The Open Door Web Site
Part XIX : Colonizing and Populating Habitats : Seeds and Spores Index
COLONIZING AND POPULATING HABITATS
The Bryophytes: Liverworts
These are small plants which never grow more than a few centimeters tall. Their roots, if they have any at all, are very small and simple. The bryophytes are always found growing where conditions are wet or where the climate is wet for a part of the year. This is important because as we shall see it helps them to reproduce.
The liverworts are plants which are very delicate. They can easily dry out and die. Their bodies are flat and broad and they grow in dense mats over rocks beside streams and waterfalls.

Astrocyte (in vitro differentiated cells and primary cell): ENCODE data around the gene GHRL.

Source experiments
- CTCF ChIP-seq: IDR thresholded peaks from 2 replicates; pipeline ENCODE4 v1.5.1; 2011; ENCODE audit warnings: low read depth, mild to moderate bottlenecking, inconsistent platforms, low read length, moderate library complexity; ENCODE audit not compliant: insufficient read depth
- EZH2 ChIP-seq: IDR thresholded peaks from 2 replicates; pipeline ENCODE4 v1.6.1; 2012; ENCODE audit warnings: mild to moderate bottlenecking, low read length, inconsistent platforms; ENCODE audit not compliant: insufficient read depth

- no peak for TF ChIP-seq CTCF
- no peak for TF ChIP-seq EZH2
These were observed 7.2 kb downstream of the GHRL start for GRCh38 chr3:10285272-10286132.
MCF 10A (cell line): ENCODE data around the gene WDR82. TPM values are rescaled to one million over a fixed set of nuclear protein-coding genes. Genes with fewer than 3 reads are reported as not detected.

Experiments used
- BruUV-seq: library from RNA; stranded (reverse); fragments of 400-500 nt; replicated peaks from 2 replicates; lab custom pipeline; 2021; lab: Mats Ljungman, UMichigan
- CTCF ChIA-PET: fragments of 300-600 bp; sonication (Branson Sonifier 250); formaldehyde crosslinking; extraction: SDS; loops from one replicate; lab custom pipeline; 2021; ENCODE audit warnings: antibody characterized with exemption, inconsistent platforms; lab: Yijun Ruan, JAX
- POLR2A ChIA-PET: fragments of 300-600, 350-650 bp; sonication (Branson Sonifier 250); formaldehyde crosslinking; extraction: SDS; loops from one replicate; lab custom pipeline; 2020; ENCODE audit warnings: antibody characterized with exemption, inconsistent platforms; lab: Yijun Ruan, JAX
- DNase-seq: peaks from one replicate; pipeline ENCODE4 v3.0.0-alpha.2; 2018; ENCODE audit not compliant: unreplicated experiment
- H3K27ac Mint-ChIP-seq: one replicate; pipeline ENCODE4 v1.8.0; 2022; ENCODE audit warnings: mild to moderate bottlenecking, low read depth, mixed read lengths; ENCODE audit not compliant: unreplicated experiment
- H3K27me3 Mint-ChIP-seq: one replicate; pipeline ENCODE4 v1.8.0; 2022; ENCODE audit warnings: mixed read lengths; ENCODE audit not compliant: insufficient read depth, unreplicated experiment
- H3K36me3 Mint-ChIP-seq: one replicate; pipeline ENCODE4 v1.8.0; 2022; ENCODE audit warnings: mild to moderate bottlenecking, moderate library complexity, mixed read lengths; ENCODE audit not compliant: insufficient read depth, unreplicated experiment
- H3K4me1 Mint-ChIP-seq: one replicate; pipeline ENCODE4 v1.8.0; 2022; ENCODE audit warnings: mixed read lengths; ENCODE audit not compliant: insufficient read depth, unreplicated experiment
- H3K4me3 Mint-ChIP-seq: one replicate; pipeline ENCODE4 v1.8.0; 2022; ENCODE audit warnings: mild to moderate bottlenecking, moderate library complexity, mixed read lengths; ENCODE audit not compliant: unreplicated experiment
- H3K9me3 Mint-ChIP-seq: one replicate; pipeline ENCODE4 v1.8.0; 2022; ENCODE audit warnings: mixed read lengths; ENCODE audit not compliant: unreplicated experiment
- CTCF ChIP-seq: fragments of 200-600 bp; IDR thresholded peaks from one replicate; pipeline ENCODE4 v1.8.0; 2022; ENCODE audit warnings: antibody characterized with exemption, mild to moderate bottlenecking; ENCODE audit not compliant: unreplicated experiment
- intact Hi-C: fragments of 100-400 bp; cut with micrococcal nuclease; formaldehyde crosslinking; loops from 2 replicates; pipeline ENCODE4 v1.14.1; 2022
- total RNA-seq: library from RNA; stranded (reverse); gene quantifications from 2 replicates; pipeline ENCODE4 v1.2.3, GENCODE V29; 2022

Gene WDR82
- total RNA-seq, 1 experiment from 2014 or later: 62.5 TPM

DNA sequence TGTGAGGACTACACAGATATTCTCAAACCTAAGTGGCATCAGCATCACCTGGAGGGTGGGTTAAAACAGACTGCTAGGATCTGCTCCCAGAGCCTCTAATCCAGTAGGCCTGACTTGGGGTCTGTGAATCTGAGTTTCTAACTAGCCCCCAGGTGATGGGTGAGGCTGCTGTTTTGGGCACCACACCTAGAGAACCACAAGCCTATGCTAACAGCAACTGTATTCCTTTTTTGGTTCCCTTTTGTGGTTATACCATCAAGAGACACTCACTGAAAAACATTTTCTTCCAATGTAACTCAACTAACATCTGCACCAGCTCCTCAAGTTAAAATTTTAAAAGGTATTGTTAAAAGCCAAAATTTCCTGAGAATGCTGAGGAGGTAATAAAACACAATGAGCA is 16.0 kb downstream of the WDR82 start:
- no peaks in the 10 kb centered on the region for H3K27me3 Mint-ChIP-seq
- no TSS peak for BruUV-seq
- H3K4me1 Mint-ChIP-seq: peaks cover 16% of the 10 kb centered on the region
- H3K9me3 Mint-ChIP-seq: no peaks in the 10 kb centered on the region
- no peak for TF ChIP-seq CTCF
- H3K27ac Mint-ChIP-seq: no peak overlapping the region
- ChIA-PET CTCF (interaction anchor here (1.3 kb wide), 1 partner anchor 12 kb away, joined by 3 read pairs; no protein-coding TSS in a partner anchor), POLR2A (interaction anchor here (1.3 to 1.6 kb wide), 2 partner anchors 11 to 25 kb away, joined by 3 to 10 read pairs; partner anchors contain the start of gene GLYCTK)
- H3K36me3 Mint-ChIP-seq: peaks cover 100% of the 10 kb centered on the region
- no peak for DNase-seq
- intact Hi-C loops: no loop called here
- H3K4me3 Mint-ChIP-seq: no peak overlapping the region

In the early spring, as the amount of daylight increases and the temperature rises, liverworts start to grow a long stem with a ball-shaped end to it. This ball will gradually turn black or brown and, eventually, it will burst open. The ball is called a spore case or sporangium (pl. sporangia). When the spore case bursts open it releases thousands of microscopic spores into the air. The liverworts produce spores to be carried in the air currents. When the spore lands on the soil, if the conditions are suitable it will germinate and grow into a new liverwort plant.
The spore case which grows out of the liverwort is the product of fertilization. One part of the liverwort's thallus produces sperm cells. On another part of the thallus egg cells are produced. The sperm cells swim across the surface of the liverwort in a film of water. This explains why liverworts need to be near water or covered in water a large part of the time. Without water they cannot reproduce. So that the sperm cells can find the egg cells they are attracted to the egg cells by a chemical.
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